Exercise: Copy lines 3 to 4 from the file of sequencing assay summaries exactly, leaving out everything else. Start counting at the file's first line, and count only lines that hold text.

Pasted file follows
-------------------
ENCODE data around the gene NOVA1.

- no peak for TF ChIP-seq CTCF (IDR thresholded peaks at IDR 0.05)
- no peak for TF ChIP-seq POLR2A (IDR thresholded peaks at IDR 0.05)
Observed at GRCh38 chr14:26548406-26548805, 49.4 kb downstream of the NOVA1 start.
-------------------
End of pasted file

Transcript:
- no peak for TF ChIP-seq POLR2A (IDR thresholded peaks at IDR 0.05)
Observed at GRCh38 chr14:26548406-26548805, 49.4 kb downstream of the NOVA1 start.